Lean vs Traditional Project Management

This week, we have Mary Poppendieck with us. She held an evening seminar which inspired me to think about the differences between Lean and traditional project management. I also am inspired by the questions I get from my spouse on this.

I thought that it would be interesting to do a side-by-side comparison between the two. I am no process expert, I am just a programmer who has been the subject of 30 years of different processes. I have seen DOD 2167, RUP, PROPS, PEJL, XP, Scrum and a few others. So this is just my humble opinion.

See also what Henrik Kniberg wrote earlier in his blog.

Aspect Traditional Project Lean Comment
Deliver A final artifact Continuously The purpose of a project is to deliver something, such as the next version of a system. Then it ends and there is a new project.
Team Staff up each project Keep teams together The problem of finding the right people to a project stems from the natural resistance to split working groups and thus you can not pick people as you like. Teams that stay together grow better on working together.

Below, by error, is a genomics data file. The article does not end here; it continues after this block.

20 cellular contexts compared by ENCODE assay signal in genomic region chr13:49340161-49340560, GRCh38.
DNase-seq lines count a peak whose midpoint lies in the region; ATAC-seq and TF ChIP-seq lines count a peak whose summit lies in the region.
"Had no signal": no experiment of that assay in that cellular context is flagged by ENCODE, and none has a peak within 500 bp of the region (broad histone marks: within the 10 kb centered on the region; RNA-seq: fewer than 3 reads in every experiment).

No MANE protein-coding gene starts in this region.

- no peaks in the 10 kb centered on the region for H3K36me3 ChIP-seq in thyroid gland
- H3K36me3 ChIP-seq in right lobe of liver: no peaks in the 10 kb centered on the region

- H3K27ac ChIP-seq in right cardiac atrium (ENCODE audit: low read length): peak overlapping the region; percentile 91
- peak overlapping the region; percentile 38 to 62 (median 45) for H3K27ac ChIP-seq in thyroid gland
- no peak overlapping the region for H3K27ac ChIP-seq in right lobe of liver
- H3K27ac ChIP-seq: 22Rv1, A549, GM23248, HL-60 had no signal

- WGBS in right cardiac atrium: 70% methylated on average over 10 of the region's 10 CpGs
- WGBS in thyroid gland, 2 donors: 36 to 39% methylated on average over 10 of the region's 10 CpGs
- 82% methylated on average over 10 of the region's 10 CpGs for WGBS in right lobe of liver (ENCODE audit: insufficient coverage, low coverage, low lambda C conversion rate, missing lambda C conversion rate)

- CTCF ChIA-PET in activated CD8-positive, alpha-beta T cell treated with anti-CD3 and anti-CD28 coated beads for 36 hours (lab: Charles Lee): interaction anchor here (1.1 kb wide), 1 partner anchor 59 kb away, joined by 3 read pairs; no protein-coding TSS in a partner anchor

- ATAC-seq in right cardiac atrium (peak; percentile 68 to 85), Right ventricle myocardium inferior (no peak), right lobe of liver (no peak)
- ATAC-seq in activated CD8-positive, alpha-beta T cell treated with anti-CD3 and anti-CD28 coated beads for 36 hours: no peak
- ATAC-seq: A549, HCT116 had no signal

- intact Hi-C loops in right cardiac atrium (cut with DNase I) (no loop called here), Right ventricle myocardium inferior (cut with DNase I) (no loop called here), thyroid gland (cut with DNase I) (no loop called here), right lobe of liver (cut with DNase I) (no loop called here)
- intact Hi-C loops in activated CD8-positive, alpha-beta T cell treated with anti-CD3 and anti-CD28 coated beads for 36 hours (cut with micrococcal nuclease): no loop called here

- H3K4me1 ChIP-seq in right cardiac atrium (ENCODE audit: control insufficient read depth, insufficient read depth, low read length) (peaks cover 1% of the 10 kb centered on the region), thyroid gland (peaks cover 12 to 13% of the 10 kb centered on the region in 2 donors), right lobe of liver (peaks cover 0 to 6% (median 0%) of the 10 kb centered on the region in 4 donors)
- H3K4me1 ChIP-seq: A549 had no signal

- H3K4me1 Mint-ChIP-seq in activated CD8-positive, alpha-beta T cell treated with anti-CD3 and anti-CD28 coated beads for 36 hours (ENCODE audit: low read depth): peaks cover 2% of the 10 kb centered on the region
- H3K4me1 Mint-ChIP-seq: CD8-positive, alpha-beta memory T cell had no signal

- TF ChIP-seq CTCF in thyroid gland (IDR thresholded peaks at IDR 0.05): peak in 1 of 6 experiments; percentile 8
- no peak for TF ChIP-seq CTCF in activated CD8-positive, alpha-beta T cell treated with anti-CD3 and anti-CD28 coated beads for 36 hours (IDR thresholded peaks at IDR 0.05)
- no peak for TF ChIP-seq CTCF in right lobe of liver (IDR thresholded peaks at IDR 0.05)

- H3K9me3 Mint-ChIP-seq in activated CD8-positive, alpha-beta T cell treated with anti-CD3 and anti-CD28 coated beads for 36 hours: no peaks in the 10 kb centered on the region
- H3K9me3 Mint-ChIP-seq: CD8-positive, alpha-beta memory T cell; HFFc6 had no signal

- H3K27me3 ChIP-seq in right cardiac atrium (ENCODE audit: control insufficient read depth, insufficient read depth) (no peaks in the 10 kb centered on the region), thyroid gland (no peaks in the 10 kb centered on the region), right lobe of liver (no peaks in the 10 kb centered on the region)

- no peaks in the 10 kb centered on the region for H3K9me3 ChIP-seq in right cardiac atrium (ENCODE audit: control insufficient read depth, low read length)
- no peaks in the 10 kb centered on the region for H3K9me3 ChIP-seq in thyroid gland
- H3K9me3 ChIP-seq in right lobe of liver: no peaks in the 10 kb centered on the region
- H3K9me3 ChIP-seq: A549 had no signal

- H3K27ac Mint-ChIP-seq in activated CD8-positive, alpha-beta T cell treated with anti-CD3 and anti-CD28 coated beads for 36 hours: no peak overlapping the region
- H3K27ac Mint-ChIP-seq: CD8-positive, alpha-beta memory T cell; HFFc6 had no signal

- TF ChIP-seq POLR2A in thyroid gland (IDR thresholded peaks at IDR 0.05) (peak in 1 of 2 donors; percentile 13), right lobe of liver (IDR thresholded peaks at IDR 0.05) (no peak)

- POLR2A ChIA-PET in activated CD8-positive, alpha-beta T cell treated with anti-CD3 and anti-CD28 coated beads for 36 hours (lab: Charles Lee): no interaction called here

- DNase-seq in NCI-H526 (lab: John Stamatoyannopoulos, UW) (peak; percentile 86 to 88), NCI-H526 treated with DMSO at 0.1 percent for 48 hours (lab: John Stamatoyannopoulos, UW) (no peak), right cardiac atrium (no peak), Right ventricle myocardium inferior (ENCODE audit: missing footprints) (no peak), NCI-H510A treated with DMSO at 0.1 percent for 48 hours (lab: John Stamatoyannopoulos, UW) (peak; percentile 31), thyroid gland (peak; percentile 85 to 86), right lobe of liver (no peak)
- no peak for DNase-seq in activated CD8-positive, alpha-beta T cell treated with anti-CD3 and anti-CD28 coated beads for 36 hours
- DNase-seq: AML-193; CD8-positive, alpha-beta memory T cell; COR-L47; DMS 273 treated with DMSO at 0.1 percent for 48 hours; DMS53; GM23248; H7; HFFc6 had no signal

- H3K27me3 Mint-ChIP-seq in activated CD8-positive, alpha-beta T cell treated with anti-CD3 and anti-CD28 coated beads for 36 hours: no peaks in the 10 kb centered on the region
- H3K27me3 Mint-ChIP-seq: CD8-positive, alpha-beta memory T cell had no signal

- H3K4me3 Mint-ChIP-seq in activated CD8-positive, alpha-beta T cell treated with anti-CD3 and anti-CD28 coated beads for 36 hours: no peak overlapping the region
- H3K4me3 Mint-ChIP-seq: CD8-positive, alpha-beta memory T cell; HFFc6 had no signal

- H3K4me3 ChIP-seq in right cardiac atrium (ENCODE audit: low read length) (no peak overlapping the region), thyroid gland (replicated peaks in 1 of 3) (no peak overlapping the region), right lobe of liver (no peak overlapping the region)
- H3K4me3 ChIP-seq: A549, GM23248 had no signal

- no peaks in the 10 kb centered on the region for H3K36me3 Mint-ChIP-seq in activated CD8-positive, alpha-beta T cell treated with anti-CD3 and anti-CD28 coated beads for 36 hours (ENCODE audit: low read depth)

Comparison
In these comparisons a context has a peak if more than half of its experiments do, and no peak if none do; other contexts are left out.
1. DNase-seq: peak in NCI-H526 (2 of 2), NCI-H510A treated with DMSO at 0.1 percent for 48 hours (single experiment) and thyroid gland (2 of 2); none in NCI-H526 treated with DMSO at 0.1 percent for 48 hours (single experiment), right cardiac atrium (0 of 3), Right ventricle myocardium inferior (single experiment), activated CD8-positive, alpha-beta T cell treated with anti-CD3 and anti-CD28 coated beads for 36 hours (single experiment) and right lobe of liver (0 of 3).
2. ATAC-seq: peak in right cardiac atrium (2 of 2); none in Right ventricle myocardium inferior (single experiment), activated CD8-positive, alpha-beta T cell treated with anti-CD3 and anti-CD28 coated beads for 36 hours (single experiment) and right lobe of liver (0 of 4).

Constraints Manage schedule Manage scope Traditionally, we try to staff up and finance a given scope. Lean tries to identify the customer value behind the scope and change scope to fit the constraints of time and cost.
Control Milestones Transparency Projects use milestones to follow up on progress and through that and other means of status reporting, control the project. Lean values transparency such as Scrum boards with burn down charts to show progress.
Focus Follow plan Customer value In practice, projects tend to be focused on deliver according to plan, as this is the measure of success to them. Lean is all about getting out customer value no matter what the plan was.
Learning Between Projects Constant improvement There is no room for learning during a project, you may do that between projects. Learning probably deviates from the original plan, you see. Lean demands you to improve all the time.

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